Expanding The Model

After the introduction of the Target Model Bisley there was enough of a demand for a standard Model Bisley for Colt to begin producing a Bisley counterpart to the standard Single Action Army. By this time gunfighters and gunfights were mostly a thing of the past and sixgunners wanted an easy handling revolver. The Bisley Model is nowhere near as fast from leather as the Single Action Army, however it’s much easier to shoot, for most shooters, once it’s nestled into the hand. Its popularity today can be seen in the modified Ruger Bisley grip frame which is used by most custom makers on heavy recoiling sixguns.

Total production of single action Colts from 1873 to 1940 was just under 357,000 units. Of these 44,350 were standard Bisley Models. The four most popular chamberings in the Single Action Army, in order, were .45 Colt, .44-40, .38-40 and .32-20. When we look at the Bisley Model the sign of the times can easily be seen as the order is almost reversed with .32-20 the most popular, followed by .38-40, .45 Colt and .44-40. In all probability as a farm or ranch sixgun the .32-20 was more practical than the .45 Colt. Today the standard Colt SAA is often referred to as the “hogleg”; in actuality this name was first applied to the Bisley because of its unusual grip frame shape.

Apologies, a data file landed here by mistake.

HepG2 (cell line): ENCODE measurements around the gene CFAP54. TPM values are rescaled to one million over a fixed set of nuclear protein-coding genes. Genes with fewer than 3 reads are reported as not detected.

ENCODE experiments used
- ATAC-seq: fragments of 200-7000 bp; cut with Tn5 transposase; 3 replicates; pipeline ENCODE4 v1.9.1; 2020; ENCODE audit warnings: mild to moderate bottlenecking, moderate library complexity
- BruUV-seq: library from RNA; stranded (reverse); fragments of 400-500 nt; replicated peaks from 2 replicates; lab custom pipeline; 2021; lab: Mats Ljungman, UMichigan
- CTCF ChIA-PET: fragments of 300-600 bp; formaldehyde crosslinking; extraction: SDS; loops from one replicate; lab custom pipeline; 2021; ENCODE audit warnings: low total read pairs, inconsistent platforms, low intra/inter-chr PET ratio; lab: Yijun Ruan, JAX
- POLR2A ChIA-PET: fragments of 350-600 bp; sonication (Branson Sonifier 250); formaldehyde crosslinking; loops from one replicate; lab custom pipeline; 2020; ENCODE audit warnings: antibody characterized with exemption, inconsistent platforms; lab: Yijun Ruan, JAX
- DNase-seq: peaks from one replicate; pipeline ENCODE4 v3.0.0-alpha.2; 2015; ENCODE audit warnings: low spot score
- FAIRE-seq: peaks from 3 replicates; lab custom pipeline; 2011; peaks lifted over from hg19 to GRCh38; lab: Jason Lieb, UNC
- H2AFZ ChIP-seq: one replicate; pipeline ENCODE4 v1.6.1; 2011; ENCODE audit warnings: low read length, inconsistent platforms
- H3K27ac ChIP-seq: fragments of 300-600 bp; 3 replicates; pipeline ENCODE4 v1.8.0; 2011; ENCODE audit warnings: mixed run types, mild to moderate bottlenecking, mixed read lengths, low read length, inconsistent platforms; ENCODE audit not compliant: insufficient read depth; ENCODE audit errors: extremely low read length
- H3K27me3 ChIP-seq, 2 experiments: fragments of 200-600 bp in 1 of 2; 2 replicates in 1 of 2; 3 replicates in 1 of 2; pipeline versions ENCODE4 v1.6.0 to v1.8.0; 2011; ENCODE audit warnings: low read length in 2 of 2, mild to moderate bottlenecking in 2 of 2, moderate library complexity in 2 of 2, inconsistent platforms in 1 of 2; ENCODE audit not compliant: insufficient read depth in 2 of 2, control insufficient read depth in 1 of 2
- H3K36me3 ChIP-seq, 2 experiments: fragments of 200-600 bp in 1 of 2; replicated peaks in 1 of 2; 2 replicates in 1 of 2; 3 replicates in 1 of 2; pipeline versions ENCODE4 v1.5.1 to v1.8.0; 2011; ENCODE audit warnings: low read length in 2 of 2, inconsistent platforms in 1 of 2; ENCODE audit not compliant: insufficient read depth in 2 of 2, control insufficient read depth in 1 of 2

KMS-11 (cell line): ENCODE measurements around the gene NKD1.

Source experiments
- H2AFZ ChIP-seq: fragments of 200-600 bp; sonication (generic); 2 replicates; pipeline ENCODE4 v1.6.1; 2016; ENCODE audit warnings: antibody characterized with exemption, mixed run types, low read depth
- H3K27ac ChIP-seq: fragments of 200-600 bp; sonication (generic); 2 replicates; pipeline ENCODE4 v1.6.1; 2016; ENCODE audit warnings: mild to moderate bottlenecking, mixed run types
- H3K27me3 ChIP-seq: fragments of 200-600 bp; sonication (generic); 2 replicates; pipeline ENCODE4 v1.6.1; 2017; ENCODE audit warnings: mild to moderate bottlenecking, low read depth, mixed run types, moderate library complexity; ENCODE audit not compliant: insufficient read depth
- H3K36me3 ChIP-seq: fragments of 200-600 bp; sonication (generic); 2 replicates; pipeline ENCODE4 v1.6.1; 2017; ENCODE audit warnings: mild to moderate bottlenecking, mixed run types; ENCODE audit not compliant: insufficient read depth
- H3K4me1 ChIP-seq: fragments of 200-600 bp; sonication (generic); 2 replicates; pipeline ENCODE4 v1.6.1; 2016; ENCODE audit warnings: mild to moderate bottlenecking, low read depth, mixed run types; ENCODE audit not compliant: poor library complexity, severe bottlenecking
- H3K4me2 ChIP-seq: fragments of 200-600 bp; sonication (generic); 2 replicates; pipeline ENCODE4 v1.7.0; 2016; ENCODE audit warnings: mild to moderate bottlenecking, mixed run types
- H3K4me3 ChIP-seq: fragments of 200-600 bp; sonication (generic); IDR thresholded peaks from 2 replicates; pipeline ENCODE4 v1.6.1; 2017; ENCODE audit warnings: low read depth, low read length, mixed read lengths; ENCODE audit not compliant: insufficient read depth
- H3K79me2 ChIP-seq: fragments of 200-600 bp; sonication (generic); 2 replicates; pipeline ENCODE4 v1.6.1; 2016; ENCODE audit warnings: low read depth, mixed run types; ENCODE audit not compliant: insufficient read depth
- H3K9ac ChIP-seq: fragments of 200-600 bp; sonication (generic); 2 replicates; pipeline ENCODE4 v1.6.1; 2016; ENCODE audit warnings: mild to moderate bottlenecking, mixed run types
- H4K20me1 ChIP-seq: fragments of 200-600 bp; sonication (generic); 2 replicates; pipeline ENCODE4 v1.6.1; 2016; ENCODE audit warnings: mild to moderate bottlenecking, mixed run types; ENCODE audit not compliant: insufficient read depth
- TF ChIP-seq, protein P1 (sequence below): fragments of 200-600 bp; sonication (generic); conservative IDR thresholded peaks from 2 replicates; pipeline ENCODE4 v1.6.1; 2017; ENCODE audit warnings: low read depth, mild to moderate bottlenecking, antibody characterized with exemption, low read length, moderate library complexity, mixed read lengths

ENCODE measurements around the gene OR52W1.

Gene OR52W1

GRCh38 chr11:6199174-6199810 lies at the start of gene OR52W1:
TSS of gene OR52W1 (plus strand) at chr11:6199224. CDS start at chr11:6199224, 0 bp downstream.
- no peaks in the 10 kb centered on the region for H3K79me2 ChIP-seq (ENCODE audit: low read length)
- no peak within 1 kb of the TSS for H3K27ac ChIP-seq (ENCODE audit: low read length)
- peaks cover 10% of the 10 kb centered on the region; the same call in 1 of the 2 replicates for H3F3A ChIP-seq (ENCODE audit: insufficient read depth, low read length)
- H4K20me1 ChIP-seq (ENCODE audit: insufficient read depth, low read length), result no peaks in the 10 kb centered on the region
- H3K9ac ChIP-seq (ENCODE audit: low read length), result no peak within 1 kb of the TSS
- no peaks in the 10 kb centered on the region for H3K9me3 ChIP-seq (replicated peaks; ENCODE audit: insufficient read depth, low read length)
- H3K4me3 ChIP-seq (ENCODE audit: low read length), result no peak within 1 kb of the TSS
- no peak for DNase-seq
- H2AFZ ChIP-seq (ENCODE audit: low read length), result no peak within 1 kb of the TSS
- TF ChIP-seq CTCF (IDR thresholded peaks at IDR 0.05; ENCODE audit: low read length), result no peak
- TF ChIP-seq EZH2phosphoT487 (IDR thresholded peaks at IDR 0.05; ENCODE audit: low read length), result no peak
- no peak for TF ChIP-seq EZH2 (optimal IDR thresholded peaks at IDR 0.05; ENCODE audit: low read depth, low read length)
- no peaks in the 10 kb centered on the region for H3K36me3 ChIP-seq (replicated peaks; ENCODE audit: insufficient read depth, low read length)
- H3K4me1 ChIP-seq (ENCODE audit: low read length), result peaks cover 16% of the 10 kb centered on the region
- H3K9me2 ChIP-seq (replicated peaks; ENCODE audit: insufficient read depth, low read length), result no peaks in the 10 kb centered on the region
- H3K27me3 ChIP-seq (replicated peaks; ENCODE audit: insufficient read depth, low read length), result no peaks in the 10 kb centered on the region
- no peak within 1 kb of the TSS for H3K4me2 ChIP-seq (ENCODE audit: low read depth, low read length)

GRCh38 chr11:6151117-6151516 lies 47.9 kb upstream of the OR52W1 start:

Two years ago I came into a Bisley Model chambered in .45 Colt with a 43/4" barrel. It was basically what one would call a “beater” with no finish left, markings very faint, and some pitting on the outside, however the upside is it shot relatively well; it just showed its age even more than I do. Born 100 years ago it had definitely been heavily used without being abused. It was worth being brought back to life.